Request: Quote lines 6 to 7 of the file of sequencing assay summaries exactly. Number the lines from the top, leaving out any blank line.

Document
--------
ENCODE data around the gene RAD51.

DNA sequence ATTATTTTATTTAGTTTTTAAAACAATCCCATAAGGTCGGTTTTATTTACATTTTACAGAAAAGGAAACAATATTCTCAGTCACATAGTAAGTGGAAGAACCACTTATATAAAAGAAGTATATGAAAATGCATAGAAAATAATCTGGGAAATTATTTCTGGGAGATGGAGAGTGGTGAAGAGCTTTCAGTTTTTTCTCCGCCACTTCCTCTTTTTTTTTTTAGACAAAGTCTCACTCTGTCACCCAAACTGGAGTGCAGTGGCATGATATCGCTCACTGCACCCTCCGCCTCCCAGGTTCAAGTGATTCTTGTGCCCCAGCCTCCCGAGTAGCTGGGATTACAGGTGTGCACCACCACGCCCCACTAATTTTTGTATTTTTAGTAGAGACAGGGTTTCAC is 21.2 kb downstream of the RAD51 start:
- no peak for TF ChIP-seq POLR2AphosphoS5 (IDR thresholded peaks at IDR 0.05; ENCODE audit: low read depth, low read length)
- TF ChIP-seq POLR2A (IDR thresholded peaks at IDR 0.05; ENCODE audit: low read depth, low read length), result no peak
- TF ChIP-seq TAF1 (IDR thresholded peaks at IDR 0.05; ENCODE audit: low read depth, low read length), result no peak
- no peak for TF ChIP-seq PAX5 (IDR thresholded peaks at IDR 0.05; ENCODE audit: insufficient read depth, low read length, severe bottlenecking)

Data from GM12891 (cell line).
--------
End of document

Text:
- no peak for TF ChIP-seq PAX5 (IDR thresholded peaks at IDR 0.05; ENCODE audit: insufficient read depth, low read length, severe bottlenecking)

Data from GM12891 (cell line).